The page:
U.S. Magistrate Judge Peggy Leen wrote in her order this week, “All materials produced by the government in discovery in this case, including, but not limited to: grand jury transcripts, agency reports, witness statements, memoranda of interviews, and any documents and tangible objects produced by the government shall be treated as confidential documents. Information and documents in the public domain are not confidential documents.” Protective order 7-15

The judge warned that defense attorneys may not even share notes relating to the contents of discovery with anyone not employed to assist the defense, and anything filed in court relating to the discovery must be filed under seal.

Judge Leen based her ruling on the belief that, “The victims and witnesses in this case are vulnerable to cyberbullying, threatening communications, and intimidation from Bundy supporters who have demonstrated their ability to rapidly disseminate images and private information about victims and witnesses and encourage people to contact victims and witnesses. These tactics ‘have the potential to disrupt and prejudice the truth finding function of a trial by influencing potential witnesses or chilling their willingness to testify.’” Order 7-15

She determined this even though almost all of the 22 allegations of intimidation are two years old and nothing substantive has come of any of them.

The defendants face felony charges that include conspiracy, obstruction, extortion and assault, which carry penalties of up to 50 years in prison. The standoff occurred after armed Bureau of Land Management law enforcement agents attempted to roundup Cliven Bundy’s cattle after he had refused for 20 years to pay grazing fees in the Gold Butte area. The BLM said he owed $1 million in fees and penalties.

Armed Bundy supporters outnumbered the BLM agents 4-to-1, the court claims, and the agents eventually released the cattle and left to avoid potential bloodshed.

Attorney Maggie McLetchie, who represents the media in this case, told the Las Vegas newspaper after the recent ruling, “From the media’s perspective, the order still cloaks much of the information about this case in secrecy despite the heightened need for transparency the judge recognized when allowing the media to intervene. It is deeply troubling that so many documents will be automatically hidden from public view.”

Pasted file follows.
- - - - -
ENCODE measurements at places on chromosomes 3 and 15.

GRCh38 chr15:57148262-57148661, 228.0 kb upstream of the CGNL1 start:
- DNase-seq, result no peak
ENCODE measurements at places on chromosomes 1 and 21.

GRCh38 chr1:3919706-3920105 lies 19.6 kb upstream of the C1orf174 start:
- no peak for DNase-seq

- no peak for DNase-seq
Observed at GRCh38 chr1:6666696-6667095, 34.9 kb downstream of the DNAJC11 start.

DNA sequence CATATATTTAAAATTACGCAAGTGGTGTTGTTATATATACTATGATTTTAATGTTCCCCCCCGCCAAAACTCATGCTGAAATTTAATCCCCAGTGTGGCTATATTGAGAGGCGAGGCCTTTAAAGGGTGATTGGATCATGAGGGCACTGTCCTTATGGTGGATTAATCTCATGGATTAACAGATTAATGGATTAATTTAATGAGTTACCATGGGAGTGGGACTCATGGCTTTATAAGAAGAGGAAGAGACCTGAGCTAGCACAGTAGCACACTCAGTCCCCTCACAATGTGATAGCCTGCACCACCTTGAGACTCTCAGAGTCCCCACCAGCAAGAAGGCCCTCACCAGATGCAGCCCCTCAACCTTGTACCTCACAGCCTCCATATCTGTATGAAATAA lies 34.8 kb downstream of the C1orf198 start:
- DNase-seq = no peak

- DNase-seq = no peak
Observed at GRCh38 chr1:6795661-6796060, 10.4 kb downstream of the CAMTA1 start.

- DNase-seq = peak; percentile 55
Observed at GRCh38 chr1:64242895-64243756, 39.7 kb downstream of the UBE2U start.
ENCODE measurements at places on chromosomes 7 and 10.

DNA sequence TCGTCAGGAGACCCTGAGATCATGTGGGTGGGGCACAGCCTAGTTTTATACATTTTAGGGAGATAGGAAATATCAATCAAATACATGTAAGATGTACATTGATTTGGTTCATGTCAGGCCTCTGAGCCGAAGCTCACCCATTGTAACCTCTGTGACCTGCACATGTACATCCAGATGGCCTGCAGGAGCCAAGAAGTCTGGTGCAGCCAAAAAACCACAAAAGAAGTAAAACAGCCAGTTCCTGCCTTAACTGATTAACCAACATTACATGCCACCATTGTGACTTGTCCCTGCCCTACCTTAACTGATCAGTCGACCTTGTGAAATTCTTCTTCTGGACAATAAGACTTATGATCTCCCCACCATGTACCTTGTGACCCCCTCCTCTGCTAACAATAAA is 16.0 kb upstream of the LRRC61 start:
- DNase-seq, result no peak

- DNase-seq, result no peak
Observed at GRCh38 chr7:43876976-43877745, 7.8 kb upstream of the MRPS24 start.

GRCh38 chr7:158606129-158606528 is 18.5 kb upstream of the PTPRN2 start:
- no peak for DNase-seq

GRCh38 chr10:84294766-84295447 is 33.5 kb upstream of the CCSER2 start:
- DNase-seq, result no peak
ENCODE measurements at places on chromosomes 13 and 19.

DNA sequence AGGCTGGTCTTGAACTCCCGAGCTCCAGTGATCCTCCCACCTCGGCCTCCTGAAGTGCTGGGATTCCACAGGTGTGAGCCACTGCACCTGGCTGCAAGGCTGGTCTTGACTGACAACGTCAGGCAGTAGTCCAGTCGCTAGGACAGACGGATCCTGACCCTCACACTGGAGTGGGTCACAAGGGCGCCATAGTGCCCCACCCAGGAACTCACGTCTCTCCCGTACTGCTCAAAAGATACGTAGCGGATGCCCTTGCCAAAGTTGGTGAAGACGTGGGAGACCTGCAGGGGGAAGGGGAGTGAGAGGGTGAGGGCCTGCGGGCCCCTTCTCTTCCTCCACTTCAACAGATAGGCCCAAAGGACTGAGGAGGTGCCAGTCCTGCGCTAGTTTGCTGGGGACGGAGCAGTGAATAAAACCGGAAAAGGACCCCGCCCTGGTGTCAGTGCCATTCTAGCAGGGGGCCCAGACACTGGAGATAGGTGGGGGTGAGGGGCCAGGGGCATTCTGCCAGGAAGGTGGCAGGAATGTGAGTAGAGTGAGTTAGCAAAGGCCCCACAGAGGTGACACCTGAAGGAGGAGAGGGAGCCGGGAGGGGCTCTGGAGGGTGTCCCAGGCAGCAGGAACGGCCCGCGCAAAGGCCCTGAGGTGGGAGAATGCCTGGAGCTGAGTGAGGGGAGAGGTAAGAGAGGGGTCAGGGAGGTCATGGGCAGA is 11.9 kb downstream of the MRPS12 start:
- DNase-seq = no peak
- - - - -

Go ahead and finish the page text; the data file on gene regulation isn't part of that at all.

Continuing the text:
The lack of public scrutiny means that any extenuating or mitigating circumstances that the public might shed light on will not come until the time of trial, when it might be too late.

One glaring example of this is the court’s continued referencing to the fact that a couple, Jared and Amanda Miller, who were at the Bundy ranch during the standoff latter ambushed and killed two Las Vegas police officers in a restaurant and “draped a Gadsen (sic) flag over one of the officers, and shouted to patrons that this was the start of ‘a revolution.’”

Never mind that it was a Gadsden flag, the court makes no mention of the fact the Bundy’s say they kicked the Millers off the ranch due to their left-wing radicalism.

In a motion filed in support of opening up discovery to the press and the public, McLetchie argued, “One of the most critical aspects of news reporting is to inform the public of justice being carried out in the courts. In this regard, the press is vital to the health of a democracy. … This right is anchored in the value of keeping ‘a watchful eye on the workings of public agencies,’ and in publishing ‘information concerning the operation of government.’ … ‘In short, justice must not only be done, it must be seen to be done.’”

The attorney for at least one of the defendants plans to appeal the secrecy decision.

A version of this editorial appears this past week in some of the Battle Born Media newspapers — The Ely Times, the Mesquite Local News, the Mineral County Independent-News, the Eureka Sentinel,  Sparks Tribune and the Lincoln County Record.